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Addict Behav. 2013 Mar;38(3):1732-9. doi: 10.1016/j.addbeh.2012.09.006. Epub 2012 Sep 23.

Project reduce: reducing alcohol and marijuana misuse: effects of a brief intervention in the emergency department.

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Department of Emergency Medicine, Paul Foster School of Medicine, Texas Tech University Health Sciences Center, El Paso, TX, United States.



Brief interventions (BI) for alcohol misuse and recently for marijuana use for emergency department patients have demonstrated effectiveness. We report a 12-month outcome data of a randomized controlled trial of emergency department (ED) patients using a novel model of BI that addresses both alcohol and marijuana use.


ED research assistants recruited adult patients who admitted alcohol use in the last month, and marijuana use in the last year. In the ED, patients received an assessment of alcohol and marijuana use and were randomized to treatment (n=249) or standard care (n=266). Treatment consisted of two sessions of BI. At 3 and 12months, both groups had an assessment of alcohol and marijuana use and negative consequences of use.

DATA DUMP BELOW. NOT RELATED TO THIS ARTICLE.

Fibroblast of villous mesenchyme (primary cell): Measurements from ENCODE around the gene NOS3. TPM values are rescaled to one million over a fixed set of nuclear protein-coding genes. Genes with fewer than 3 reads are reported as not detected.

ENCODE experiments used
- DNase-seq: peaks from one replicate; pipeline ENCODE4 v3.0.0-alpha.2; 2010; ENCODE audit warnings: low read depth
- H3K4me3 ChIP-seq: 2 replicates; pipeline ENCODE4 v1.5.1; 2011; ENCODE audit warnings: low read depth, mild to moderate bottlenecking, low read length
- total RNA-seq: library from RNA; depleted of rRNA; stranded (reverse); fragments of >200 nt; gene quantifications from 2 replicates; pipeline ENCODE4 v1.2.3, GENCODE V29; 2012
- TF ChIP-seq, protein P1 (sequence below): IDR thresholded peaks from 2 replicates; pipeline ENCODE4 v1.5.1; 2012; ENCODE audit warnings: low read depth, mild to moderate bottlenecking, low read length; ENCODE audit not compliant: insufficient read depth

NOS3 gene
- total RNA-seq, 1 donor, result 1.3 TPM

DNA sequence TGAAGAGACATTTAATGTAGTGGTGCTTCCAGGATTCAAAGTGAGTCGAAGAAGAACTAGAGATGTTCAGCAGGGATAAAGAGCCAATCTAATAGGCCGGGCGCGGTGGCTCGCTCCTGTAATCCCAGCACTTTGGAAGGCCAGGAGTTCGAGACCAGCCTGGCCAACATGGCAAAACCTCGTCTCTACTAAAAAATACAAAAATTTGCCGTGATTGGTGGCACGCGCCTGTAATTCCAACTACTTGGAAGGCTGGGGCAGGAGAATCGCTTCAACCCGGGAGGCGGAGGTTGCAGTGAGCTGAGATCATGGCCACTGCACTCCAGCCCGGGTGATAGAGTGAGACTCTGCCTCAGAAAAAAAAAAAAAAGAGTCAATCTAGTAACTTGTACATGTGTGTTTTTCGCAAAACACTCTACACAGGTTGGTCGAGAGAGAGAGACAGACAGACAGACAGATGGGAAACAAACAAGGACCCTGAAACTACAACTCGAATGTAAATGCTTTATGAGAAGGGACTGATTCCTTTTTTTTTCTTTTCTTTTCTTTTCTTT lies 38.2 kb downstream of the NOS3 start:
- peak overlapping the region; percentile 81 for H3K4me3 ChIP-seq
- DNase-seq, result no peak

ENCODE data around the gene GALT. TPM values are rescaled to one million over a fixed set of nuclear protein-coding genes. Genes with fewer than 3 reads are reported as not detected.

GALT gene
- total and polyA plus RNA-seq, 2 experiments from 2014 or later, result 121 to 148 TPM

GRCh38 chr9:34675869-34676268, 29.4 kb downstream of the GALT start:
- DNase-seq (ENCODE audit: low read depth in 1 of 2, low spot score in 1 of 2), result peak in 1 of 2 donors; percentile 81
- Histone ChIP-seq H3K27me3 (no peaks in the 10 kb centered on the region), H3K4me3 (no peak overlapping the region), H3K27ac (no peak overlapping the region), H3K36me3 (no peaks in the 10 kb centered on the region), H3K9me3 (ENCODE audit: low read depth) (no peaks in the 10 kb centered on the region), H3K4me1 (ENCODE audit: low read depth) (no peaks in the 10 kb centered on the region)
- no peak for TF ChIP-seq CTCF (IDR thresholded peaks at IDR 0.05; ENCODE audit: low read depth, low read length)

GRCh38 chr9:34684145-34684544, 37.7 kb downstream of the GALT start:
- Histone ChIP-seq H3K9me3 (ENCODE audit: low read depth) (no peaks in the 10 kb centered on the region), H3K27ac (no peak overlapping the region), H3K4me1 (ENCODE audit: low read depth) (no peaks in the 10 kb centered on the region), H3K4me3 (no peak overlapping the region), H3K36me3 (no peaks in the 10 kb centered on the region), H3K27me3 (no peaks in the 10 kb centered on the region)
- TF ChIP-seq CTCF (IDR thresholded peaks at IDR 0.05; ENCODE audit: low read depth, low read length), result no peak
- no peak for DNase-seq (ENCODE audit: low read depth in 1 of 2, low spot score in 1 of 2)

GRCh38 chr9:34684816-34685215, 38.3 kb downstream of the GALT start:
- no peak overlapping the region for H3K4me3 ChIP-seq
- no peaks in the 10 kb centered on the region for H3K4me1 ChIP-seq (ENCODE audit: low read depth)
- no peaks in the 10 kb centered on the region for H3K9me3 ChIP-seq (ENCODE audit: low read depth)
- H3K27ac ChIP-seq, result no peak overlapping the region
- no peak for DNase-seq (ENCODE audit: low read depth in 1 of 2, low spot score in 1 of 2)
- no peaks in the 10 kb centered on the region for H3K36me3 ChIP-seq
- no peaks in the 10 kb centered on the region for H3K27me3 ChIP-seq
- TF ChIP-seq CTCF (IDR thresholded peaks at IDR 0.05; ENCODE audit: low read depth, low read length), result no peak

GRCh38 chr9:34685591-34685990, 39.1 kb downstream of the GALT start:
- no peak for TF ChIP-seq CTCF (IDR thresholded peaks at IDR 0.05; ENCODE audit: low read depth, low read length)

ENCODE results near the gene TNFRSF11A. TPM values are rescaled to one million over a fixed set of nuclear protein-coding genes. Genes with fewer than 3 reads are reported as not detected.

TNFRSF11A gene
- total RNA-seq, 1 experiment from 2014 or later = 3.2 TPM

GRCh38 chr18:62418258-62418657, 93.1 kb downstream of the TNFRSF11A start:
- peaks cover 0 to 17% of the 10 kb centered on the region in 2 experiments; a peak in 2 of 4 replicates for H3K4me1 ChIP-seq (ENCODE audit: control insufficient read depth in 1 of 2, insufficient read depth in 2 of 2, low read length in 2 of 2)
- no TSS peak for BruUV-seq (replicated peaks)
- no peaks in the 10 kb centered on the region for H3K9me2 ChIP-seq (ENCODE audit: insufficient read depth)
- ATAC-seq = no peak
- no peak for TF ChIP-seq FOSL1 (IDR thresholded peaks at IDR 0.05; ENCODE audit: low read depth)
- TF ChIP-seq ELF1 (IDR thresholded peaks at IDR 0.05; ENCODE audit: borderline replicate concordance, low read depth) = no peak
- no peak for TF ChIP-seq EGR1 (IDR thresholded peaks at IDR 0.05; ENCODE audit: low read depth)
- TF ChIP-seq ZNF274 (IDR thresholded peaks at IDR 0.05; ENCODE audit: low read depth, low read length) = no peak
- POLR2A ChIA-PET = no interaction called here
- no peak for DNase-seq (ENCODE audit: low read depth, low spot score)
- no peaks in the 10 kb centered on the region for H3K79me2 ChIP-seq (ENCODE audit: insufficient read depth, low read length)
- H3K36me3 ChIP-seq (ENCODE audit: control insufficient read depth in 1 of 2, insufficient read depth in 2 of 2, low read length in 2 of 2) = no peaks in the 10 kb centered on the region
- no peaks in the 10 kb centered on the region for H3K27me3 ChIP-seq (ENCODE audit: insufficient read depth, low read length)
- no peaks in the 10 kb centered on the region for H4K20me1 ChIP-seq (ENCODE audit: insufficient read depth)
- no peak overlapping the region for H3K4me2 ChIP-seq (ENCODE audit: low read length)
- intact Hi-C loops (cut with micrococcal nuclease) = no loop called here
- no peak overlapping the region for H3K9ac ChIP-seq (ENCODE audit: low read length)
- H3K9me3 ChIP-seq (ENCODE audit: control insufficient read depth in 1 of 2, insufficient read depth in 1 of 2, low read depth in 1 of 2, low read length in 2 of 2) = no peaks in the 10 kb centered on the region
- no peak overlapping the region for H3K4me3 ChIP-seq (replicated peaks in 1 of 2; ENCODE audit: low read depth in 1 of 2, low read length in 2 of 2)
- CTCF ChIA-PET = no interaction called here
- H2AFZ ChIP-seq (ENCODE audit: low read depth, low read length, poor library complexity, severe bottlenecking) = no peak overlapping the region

515 patients were randomized. We completed a 12-month follow-up assessments on 83% of those randomized. Measures of binge drinking and conjoint marijuana and alcohol use significantly decreased for the treatment group compared to the standard care group. At 12-month binge alcohol use days per month in the treatment group were (M=0.72:95% CI=0.36-1.12) compared to standard care group (M=1.77:95% CI=1.19-1.57) Conjoint use days in the treatment group (M=1.25.1:95% CI=0.81-1.54) compared to standard care group (M=2.16:95% CI=1.56-2.86). No differences in negative consequences or injuries were seen between the treatment and standard care groups.


BI for alcohol and marijuana decreased binge drinking and conjoint use in our treatment group. BI appears to offer a mechanism to reduce risky alcohol and marijuana use among ED patients but expected reductions in consequences of use such as injury were not found 12months after the ED visit.

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